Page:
- posted: Aug. 06, 2021
- Personal Injury
Minor children frequently have personal injury claims but they are legally incapable of agreeing to a settlement and unable to receive the funds. Therefore, under Rule 53 of the Arizona Rules of Probate Procedure, most settlements for plaintiffs under the age of 18 must be approved by the Court, who then authorizes the execution of the release.
This process applies to any settlements exceeding $10,000.00. Once a settlement agreement is reached between the two parties, Plaintiff’s counsel must seek approval from the probate court. This process involves submitting numerous documents including a spreadsheet of the attorney’s hours log. The court has the ability to reduce the attorney’s fee if the court finds it to be excessive. Once the court has approved the settlement, it will also assign a conservator to sign the release and to manage the funds.
This conservator is tasked with managing the money until the minor reaches the age of 18. Typically, the money is invested into an interest-bearing restricted account at the discretion of the conservator. Conservators can be a third-party attorney, a public fiduciary, or a friend or relative of the minor. Should the minor need the money or a portion of the money prior to the age of 18, she must petition the court by way of her conservator, and must show a need for said money. It is the court’s discretion as to whether any will be disbursed.
Once the Minor turns 18 she can receive the money and close the conservatorship. If the amount of money is significant, she has the option of setting up a settlement trust. This option will allow the assigned conservator (now called a trustee) to continue managing the money but removes the need for court approval for any disbursement. Instead, the individual must petition her conservator/trustee for disbursal of funds. These trusts typically expire once the individual turns 25. However, they can be modified to last much longer. The idea behind a settlement trust is that many 18 year-olds are not yet mature or responsible enough to properly manage large sums of money. This process typically ensures the money is not squandered quickly.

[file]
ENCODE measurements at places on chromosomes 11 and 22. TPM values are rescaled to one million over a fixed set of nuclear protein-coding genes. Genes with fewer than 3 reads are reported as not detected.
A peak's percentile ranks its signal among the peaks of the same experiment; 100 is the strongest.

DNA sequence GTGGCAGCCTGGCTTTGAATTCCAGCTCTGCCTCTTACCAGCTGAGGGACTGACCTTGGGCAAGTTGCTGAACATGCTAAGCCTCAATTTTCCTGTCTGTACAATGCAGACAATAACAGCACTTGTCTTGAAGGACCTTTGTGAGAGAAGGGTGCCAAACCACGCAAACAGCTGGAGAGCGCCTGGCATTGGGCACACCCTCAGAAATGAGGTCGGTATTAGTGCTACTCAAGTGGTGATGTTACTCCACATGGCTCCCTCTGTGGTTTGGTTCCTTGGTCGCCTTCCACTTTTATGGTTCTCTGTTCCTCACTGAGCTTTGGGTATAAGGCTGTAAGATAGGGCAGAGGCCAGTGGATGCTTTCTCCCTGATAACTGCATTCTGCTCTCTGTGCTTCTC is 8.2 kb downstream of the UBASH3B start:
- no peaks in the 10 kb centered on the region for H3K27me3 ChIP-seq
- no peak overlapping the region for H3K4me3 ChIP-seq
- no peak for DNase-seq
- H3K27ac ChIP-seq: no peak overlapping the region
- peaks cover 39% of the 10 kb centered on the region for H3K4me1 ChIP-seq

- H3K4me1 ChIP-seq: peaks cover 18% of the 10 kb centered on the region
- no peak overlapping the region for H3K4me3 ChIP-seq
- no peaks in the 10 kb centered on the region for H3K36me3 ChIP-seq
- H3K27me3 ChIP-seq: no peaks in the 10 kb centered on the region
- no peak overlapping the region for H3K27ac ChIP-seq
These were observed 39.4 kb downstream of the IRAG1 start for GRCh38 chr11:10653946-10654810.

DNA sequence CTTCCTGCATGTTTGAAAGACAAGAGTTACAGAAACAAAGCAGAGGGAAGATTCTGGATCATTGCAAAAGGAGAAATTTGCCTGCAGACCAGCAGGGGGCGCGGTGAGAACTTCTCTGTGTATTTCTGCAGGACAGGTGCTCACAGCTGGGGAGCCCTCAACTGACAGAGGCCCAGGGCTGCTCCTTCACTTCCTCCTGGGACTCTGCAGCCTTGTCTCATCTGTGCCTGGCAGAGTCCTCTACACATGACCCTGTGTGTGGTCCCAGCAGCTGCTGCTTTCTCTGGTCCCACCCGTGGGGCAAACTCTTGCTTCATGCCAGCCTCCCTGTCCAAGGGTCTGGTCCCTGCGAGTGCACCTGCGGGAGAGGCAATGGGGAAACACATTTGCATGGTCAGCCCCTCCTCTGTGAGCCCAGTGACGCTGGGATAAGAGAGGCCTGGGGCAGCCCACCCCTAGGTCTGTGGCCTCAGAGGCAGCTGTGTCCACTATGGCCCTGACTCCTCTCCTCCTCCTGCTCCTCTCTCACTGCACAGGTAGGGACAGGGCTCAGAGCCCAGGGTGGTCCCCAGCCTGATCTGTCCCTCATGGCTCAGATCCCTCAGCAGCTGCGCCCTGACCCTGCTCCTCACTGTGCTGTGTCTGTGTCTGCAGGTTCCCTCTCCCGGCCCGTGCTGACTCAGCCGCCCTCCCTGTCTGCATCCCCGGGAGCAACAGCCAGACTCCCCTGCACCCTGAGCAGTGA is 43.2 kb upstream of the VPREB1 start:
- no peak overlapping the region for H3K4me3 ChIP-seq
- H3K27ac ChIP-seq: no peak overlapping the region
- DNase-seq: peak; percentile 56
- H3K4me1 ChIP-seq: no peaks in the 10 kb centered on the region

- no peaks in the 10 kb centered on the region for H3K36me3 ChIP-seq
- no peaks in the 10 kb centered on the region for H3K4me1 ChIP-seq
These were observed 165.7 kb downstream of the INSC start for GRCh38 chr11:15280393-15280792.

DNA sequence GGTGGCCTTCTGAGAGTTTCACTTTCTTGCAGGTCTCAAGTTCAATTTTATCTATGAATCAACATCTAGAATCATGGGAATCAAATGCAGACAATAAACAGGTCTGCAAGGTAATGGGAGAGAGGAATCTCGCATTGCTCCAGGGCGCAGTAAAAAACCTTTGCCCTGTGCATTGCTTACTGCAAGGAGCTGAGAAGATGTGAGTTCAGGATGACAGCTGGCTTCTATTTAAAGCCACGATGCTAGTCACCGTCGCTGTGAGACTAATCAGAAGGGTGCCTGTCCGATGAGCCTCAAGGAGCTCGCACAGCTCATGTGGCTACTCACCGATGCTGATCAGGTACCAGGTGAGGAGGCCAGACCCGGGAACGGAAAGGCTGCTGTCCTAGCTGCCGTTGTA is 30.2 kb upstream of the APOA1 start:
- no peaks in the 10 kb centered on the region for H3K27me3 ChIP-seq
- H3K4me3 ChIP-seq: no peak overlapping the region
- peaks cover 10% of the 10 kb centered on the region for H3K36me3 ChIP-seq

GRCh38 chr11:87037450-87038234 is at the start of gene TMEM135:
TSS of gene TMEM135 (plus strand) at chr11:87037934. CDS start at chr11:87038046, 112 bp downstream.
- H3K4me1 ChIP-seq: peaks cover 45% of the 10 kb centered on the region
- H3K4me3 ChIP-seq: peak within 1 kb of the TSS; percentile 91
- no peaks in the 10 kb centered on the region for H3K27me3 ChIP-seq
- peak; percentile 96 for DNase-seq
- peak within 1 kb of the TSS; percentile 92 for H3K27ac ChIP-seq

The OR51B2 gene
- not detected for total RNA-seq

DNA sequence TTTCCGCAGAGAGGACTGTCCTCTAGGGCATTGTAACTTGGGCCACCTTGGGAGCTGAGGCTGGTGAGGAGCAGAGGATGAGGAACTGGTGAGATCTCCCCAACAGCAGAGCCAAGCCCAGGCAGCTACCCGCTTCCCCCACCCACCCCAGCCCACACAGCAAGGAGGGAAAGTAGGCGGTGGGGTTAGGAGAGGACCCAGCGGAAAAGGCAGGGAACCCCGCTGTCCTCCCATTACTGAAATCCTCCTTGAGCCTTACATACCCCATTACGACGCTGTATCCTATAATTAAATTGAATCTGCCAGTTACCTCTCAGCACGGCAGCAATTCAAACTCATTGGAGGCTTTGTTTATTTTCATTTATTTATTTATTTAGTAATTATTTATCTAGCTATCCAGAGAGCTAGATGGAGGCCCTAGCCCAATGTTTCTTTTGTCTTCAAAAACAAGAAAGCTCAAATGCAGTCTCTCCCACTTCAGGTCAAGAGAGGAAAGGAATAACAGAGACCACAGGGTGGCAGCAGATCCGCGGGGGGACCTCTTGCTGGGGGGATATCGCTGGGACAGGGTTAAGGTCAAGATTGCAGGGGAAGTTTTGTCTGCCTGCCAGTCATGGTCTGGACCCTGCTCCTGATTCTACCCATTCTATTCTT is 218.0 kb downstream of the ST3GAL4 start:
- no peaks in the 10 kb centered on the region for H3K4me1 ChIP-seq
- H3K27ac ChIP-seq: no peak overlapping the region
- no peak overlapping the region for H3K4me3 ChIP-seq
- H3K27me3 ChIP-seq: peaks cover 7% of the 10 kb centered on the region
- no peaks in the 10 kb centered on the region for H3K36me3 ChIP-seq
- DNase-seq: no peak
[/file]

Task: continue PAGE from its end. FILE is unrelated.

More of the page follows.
Another option to protect the settlement funds beyond the age of 18 is to structure the settlement. Settlements can be structured in various ways. It allows for the money to be distributed in smaller amounts, either bi-weekly, monthly, annually, etc.
Contact Rockafellow Law Firm for legal assistance
These protections are in place to protect the settlement funds from being wasted by the minor, the minor’s parents, or from friends and family of the minor. Once a minor reaches a settlement, the Rockafellow Law Firm will discuss the various options with the family of the minor to come to the arrangement best fits the individual. Contact our Tucson office now.